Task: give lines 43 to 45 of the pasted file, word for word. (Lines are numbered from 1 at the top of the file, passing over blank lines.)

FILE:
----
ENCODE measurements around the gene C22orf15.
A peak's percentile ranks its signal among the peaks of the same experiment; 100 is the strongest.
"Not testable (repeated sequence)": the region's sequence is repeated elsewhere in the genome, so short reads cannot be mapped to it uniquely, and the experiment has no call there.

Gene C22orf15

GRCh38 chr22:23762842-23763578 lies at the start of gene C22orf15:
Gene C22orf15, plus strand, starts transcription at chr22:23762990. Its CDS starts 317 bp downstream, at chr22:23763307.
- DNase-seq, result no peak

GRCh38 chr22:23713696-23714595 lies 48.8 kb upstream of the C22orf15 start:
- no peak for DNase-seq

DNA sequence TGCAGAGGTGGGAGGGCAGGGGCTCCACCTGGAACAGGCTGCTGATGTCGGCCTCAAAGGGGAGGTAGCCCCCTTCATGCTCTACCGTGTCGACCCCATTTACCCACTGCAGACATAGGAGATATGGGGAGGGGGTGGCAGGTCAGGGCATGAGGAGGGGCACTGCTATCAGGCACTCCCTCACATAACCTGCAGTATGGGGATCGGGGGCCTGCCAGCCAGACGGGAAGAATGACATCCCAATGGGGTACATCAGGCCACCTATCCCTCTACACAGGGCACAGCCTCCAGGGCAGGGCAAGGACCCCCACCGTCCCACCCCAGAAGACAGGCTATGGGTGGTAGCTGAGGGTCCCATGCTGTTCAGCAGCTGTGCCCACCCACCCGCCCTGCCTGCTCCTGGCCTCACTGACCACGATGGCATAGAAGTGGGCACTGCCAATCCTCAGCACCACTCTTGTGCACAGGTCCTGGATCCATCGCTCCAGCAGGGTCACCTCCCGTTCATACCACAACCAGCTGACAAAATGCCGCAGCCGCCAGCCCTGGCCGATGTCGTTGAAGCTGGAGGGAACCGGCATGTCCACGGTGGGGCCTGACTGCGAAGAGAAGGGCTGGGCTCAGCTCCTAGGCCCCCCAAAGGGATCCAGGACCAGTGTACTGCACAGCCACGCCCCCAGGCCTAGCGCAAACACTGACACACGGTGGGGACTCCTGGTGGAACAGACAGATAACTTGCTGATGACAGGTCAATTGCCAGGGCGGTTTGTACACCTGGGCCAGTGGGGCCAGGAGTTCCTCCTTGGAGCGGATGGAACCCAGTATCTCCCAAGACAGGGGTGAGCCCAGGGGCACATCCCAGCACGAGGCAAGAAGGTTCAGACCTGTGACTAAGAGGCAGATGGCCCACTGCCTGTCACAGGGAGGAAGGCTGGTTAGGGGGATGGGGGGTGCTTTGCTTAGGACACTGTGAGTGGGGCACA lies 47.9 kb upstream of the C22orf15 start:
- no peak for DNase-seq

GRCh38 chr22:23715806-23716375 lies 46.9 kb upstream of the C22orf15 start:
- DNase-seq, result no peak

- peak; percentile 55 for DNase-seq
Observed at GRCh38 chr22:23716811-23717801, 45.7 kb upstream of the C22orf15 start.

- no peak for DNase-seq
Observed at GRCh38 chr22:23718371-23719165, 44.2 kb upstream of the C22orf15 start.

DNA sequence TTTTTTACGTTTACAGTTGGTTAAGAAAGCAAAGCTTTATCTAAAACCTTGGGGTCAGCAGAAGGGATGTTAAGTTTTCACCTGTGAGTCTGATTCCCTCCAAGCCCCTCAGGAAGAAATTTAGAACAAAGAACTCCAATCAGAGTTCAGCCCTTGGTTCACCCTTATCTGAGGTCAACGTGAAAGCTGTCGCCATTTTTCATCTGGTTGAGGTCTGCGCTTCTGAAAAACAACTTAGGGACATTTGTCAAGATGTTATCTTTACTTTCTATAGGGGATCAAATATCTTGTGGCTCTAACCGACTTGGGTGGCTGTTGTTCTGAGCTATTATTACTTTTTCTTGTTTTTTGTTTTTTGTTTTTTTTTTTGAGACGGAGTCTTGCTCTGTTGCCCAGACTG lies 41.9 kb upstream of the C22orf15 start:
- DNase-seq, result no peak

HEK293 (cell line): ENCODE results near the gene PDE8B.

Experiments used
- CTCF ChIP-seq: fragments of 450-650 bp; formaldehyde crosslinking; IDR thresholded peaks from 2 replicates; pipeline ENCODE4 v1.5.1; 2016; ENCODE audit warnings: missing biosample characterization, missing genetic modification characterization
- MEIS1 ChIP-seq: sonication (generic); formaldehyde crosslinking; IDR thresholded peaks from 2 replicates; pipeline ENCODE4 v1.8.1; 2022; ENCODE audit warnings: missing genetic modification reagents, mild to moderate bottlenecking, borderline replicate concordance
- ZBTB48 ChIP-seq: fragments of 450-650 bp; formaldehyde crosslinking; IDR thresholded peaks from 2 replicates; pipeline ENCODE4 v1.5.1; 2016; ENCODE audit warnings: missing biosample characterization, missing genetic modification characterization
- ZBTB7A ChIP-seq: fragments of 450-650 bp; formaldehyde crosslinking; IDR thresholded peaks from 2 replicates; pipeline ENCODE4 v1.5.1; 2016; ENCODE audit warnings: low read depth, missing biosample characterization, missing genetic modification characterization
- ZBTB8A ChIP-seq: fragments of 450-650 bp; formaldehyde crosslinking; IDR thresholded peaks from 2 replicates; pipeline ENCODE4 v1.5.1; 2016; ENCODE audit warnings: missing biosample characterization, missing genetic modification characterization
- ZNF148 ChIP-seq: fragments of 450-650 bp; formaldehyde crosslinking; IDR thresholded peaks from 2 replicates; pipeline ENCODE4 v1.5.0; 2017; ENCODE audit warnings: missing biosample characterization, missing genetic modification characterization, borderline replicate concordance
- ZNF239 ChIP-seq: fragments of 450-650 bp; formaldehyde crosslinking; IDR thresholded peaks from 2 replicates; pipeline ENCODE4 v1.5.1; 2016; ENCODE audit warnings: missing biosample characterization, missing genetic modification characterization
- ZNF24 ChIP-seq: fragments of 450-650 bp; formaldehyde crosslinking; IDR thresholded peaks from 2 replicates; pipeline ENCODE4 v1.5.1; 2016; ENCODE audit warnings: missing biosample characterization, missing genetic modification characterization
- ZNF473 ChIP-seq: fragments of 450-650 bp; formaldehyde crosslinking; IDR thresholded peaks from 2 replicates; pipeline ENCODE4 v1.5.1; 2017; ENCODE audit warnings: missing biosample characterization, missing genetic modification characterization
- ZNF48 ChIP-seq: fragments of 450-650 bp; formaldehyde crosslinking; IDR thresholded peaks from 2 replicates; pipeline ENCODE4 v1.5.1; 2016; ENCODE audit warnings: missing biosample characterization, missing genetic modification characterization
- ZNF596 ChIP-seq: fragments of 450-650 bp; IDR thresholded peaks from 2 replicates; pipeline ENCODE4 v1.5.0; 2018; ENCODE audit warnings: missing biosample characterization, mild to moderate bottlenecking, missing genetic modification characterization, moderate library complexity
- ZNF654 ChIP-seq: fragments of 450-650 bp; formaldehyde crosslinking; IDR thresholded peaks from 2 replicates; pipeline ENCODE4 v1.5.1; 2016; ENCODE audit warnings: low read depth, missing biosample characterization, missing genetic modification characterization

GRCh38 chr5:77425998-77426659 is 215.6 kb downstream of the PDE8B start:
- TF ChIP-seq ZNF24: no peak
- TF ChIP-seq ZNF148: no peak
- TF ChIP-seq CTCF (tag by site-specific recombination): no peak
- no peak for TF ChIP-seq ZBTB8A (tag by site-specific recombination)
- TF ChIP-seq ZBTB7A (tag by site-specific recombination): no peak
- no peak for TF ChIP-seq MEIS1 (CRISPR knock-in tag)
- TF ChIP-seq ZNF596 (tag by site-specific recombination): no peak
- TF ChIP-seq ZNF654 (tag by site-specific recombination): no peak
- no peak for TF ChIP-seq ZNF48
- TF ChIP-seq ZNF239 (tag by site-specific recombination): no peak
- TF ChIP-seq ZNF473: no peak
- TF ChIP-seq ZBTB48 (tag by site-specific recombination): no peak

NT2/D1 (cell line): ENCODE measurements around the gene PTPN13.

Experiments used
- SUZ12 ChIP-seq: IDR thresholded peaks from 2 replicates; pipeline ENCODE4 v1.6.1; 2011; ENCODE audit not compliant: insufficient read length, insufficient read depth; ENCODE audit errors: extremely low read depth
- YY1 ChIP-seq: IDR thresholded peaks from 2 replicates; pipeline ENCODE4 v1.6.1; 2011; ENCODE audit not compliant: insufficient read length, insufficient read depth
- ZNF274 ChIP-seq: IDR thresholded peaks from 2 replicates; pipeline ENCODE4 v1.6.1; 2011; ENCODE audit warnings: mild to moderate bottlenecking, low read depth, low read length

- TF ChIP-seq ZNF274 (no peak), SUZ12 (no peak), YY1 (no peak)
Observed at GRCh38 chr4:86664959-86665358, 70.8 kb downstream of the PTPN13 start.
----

- no peak for TF ChIP-seq ZNF48
- TF ChIP-seq ZNF239 (tag by site-specific recombination): no peak
- TF ChIP-seq ZNF473: no peak